Responding rationally to a world that no longer exists
Eddie Obeng works with companies, teaching them a management theory that’s all about adapting to change. And in this talk, he showed how businesses are approaching innovation wrong.
He starts by showing us that we assume things are the same as they’ve always been. The world has changed but we’re responding to it like it hasn’t. We’re rationally responding to things as if we’re living in a world that no longer exists.[clickToTweet tweet=”Reward people if they fail while trying something completely new” quote=”Reward people if they fail while trying something completely new”]
He says that if you search for books on “creativity” on Amazon, you get about 90,000 results (I just checked and it’s actually 34,430 – which is still huge!) When you Google “innovation + creativity” you get 30 million hits (32.6, if you want to be precise.) But only a tiny fraction of ideas are still delivering benefits after just 2 years. It doesn’t make sense.
Yet companies continue to get their expensive executives to spend their time preparing forecasts and budgets that are out of date before they’re even published.
He talks about how Tim Brown of IDEO says that design has got to get big. But our corporate hierarchies create institutions that are the opposite of the collaborative, cross-functional structures that we need.
He explains how the world of work has changed because of the speed, the scale and the density of interaction. We deal with it as if there was a correct answer because that’s the way we were raised. But the pace of change has overtaken the pace of learning. We’re solving last year’s problems without thinking about the future. As Eddie says: “If you haven’t understood the world you’re living in, it’s almost impossible to be absolutely certain that what you’re going to deliver fits.”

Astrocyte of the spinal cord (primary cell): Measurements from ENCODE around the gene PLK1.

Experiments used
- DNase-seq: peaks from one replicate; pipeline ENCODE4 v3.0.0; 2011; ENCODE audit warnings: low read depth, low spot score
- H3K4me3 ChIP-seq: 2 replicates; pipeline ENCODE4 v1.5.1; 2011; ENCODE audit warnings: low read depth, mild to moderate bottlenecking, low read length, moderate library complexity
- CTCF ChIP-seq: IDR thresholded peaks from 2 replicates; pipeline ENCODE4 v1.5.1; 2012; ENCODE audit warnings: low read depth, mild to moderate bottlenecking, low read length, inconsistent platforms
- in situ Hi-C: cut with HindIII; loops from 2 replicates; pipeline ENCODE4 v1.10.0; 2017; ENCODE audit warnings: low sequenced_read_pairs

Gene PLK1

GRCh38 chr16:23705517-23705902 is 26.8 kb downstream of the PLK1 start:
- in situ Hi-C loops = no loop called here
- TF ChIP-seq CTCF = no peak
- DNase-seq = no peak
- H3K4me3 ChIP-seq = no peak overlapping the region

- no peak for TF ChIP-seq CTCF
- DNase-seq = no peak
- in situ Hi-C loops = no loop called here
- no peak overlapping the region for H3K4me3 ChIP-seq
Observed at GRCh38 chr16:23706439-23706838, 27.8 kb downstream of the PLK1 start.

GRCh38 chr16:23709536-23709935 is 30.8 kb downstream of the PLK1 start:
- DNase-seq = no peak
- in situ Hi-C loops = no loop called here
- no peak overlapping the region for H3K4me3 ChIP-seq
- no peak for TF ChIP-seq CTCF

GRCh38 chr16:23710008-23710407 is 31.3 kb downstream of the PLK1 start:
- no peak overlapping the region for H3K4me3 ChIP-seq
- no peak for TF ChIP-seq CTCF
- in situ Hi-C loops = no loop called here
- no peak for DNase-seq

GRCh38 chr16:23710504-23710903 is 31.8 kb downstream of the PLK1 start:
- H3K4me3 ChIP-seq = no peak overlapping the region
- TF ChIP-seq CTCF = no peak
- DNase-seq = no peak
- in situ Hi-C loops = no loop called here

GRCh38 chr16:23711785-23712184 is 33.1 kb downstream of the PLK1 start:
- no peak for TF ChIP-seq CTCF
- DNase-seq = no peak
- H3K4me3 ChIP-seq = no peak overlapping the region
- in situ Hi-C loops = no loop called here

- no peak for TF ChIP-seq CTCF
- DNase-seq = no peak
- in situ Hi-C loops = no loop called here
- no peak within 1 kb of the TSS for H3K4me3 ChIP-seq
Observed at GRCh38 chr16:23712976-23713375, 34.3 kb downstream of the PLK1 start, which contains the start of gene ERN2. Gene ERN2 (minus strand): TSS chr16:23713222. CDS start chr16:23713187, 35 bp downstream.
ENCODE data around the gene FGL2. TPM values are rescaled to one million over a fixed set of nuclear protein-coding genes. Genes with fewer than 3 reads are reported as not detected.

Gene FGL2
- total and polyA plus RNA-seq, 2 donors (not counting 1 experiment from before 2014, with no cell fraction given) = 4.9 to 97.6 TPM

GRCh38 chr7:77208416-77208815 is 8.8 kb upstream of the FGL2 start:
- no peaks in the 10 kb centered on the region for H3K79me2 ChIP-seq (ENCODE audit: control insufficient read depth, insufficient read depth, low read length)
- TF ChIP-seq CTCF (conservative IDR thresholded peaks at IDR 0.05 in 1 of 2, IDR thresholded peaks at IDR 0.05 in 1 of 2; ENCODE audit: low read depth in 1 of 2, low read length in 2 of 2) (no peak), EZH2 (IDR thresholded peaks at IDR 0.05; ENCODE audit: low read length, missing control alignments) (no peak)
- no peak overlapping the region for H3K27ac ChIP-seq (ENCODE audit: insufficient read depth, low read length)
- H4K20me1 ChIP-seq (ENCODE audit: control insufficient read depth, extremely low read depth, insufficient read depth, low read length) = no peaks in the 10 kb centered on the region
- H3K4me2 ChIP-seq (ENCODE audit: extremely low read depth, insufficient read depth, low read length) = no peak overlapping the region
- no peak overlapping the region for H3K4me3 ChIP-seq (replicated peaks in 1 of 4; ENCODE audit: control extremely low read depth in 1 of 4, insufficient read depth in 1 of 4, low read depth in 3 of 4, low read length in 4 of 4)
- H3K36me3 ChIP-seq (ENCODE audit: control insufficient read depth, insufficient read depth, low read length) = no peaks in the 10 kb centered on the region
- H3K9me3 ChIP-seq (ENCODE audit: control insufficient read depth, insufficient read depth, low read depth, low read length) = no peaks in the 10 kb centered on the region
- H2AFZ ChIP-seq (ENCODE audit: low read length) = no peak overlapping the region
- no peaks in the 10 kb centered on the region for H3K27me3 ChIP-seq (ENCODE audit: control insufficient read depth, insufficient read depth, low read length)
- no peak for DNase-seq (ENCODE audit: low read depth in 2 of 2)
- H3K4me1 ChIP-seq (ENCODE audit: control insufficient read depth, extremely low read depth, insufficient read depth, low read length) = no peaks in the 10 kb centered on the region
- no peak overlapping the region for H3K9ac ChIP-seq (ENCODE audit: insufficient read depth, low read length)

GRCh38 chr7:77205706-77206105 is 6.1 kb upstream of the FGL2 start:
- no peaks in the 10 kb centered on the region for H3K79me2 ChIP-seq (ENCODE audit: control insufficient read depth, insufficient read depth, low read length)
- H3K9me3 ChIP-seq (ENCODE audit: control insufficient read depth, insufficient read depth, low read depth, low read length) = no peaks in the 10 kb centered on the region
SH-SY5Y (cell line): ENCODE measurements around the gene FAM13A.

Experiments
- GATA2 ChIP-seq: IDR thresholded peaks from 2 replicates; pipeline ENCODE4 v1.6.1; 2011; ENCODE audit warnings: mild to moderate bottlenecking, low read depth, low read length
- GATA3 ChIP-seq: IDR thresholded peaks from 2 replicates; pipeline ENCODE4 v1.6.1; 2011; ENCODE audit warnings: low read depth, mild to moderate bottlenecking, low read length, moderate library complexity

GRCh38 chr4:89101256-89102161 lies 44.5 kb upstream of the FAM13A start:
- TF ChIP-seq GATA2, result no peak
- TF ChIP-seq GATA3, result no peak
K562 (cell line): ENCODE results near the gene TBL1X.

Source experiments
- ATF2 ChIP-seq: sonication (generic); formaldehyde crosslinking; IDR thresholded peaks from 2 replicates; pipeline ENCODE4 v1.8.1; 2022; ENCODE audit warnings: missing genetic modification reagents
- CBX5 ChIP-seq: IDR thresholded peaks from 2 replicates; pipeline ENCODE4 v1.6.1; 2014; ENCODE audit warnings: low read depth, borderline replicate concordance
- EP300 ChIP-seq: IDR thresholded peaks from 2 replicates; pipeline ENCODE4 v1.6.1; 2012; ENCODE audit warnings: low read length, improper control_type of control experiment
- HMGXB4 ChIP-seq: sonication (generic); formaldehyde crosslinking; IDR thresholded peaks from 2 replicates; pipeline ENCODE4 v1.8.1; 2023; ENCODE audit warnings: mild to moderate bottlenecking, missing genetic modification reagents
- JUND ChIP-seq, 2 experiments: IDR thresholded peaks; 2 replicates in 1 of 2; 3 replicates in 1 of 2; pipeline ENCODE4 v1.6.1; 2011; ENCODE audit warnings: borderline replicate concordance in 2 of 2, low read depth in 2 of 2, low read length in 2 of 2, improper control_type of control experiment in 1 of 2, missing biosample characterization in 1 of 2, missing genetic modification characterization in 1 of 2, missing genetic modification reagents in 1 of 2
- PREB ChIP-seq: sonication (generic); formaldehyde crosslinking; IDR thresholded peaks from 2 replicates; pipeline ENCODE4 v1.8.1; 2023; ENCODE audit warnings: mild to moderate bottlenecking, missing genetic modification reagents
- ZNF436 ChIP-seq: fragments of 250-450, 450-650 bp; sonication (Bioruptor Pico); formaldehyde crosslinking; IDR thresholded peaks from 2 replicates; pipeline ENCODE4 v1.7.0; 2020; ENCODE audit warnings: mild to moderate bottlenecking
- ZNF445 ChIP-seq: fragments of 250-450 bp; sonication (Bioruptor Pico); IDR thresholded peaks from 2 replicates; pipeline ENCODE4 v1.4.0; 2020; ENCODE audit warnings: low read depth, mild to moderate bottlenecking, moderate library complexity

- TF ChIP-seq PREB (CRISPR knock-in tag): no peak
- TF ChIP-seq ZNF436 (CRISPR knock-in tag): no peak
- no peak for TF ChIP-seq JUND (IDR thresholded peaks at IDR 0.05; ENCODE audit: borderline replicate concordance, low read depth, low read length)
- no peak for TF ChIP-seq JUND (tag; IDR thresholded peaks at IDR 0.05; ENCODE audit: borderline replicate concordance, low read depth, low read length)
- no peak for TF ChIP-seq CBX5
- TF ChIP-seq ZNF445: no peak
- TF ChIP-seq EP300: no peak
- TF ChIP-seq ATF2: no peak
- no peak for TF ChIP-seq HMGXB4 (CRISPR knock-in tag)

All the CEOs are wanting innovation. They say “Take risks and be creative!” but the by the time the words get to the ears of the employees, they hear “Do crazy things and then I’ll fire you.” Because, in the old world, getting stuff wrong was unacceptable. That meant you’d failed. And should probably be fired. The understanding has always been that it’s bad to do anything different. So when you ask people to do just that, it doesn’t work.
So Eddie proposes smart failure. It’s different from failing by doing an established process badly. Instead, it’s about rewarding people if they fail while trying something completely new. By encouraging people to try new approaches, you build an innovative culture into your organisation.http://openforideas.org/blog/2016/12/19/responding-rationally-to-a-world-that-no-longer-exists/https://i2.wp.com/openforideas.org/wp-content/uploads/2016/12/maxresdefault.jpg?fit=1024%2C576https://i2.wp.com/openforideas.org/wp-content/uploads/2016/12/maxresdefault.jpg?resize=150%2C150Corporate Creativitycreativity,eddie obeng,fail,innovation,risk,TED